Jacob ben Asher
The author of the Arbaah Turim set the scene for the publication of Karo's Shulhan Arukh.
Jacob ben Asher was a German Halakhist (d. 1340), the son of Asher ben Jehiel, the outstanding authority in German and later Spanish Jewry, known as the Rosh (after the initial letters of his name, Rabbi Asher).
Under threat of persecution, Jacob with his father left Germany for Spain in 1303. The Rosh became Rabbi of Toledo but Jacob refused to take up a Rabbinic appointment and lived a life of poverty, only partly relieved by money he received from time to time from patrons of learning.
Jacob is chiefly renowned for his great Code of Jewish law (first published in Piove di Sacco in 1475 and thus one of the very earliest Jewish works to be printed), known as Arbaah Turim ('Four Rows').
The name is based on the four rows of precious stones in the breastplate of the High Priest (Exodus 28:17), usually abbreviated to Tur, so that in Halakhic literature both Jacob himself and his Code are called 'the Tur'.
The work consists of four sections, hence the 'four rows'. These are:
1. Orah Hayyim; 'Path of Life' (after Psalms 16:11), dealing with prayer, the Sabbath and festivals, and with general religious duties
2. Yoreh Deah, 'Teaching Knowledge' (after Isaiah 28:9), dealing with the dietary laws and other topics required chiefly for Rabbinic decisions on more complex matters
3. Even Ha-Ezer, 'Stone of Help' (after I Samuel 5:1 and Genesis 2:20, where woman is the 'help' meet for man), dealing with the laws of marriage and divorce
4. Hoshen Mishpat, 'Breastplate ofJudgement' (after Exodus 28:15), dealing with civil law and jurisprudence in general
The Tur quickly took its place beside the Codes of Isaac Alfasi and that of Maimonides as a major textbook of Jewish law.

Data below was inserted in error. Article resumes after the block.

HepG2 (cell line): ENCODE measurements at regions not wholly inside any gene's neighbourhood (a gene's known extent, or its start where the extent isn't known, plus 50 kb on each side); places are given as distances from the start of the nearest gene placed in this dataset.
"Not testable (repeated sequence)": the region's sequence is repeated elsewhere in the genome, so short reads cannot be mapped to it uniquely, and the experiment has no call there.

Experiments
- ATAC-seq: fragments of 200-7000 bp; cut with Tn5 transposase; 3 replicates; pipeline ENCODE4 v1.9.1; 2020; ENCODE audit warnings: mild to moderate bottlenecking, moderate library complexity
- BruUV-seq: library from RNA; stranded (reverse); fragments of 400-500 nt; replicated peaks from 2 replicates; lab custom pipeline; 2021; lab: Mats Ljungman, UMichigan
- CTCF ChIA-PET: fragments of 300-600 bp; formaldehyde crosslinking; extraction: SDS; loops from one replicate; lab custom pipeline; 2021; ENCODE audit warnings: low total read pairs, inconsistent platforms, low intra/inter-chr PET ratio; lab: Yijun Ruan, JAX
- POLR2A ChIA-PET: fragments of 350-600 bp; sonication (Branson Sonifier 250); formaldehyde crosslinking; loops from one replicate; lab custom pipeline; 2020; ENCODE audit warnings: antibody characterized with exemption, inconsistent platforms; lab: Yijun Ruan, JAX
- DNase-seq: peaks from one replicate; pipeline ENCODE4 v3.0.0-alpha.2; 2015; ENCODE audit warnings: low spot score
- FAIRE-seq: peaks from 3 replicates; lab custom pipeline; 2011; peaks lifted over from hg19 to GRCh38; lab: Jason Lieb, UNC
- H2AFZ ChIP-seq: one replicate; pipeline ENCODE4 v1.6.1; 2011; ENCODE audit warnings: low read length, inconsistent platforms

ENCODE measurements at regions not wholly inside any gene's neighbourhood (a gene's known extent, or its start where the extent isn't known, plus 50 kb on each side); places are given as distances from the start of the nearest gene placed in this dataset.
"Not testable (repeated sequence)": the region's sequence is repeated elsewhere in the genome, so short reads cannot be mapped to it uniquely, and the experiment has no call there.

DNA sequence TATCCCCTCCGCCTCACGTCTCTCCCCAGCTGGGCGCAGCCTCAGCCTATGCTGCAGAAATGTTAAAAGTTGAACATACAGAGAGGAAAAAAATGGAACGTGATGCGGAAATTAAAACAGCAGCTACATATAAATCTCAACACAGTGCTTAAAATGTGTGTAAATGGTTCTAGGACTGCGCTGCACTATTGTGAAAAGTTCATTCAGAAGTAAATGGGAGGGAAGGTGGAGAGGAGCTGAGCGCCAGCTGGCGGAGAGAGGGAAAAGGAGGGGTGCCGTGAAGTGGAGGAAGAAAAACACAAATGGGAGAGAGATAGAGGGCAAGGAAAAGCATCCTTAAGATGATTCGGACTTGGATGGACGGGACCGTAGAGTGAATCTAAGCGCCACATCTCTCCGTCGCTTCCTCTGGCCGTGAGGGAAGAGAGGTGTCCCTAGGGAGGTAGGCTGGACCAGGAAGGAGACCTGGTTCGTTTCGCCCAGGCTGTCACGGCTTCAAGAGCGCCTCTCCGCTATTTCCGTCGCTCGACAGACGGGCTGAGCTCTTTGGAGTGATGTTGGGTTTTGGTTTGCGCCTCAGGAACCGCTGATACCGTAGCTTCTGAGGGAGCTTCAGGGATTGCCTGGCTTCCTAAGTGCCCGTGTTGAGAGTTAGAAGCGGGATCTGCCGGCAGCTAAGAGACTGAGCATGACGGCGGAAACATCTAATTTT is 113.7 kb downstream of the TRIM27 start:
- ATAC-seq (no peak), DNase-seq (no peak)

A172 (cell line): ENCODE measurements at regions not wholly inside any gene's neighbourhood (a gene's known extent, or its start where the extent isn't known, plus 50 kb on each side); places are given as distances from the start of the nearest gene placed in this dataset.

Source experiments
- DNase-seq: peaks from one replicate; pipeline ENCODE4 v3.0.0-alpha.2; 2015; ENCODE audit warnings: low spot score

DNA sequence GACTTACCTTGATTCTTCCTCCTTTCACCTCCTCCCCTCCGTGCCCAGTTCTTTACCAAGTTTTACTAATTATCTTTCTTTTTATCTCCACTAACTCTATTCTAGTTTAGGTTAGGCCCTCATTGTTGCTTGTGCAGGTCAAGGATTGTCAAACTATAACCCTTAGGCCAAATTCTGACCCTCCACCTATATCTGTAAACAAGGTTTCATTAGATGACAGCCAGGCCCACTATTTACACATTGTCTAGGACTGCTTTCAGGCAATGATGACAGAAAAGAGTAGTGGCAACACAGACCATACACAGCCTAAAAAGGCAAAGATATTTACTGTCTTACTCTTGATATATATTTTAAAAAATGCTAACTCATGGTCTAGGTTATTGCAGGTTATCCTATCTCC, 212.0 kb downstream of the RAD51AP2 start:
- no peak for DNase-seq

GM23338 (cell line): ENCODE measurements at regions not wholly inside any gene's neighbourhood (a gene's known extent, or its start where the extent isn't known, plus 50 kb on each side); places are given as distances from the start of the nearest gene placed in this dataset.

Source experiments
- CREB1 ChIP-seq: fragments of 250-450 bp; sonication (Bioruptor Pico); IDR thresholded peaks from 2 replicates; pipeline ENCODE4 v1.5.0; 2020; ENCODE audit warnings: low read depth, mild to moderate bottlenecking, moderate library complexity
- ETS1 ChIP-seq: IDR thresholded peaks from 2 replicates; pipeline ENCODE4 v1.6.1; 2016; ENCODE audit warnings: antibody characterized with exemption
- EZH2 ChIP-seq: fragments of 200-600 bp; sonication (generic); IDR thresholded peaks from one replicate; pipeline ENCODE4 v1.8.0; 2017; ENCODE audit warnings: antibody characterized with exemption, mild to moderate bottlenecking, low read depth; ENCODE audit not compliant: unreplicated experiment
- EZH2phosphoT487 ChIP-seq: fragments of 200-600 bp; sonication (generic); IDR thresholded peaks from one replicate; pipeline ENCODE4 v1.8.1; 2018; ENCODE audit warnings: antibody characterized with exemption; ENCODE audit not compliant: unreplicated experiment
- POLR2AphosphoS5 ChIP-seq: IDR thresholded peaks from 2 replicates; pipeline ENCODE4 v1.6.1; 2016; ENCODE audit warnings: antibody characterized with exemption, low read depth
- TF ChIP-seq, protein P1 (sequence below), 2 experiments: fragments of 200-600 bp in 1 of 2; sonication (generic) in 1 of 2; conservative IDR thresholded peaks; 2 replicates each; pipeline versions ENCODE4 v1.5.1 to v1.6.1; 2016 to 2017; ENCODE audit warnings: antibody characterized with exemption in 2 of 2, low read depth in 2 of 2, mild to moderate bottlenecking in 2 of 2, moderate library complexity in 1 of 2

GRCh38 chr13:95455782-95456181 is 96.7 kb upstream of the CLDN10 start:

Father & Son
Jacob uses as his sources the two Codes which preceded him, other Halakhic works produced by both Sephardim and Ashkenazim, and, especially, the rulings of his father, the Rosh, all of whom he treats with great deference while often pursuing a line of his own, disagreeing, on occasion, even with his father.
In the introduction to the 'Laws of the Sabbath' Jacob remarks, in a revealing aside, that he had discussed many times with his father, the Rosh, whether someone in a similar situation to his, who has to rely for his support on charitable donations, is obliged to spend money on extra food and drink for the Sabbath meals.
The father's replies were far from clear, he observes, and he had to make up his own mind. Later authorities relied on the Tur's disagreement with the Rosh to demonstrate that the fifth commandment does not mean that a son is duty-bound to agree with his father's opinions in matters of Torah learning.
Rabbi Joseph Karo compiled his Bet Yosef (house of Joseph), as a commentary on the Tur and the Bet Yosef formed in turn the basis of Karo's own Code, the Shulhan Arukh.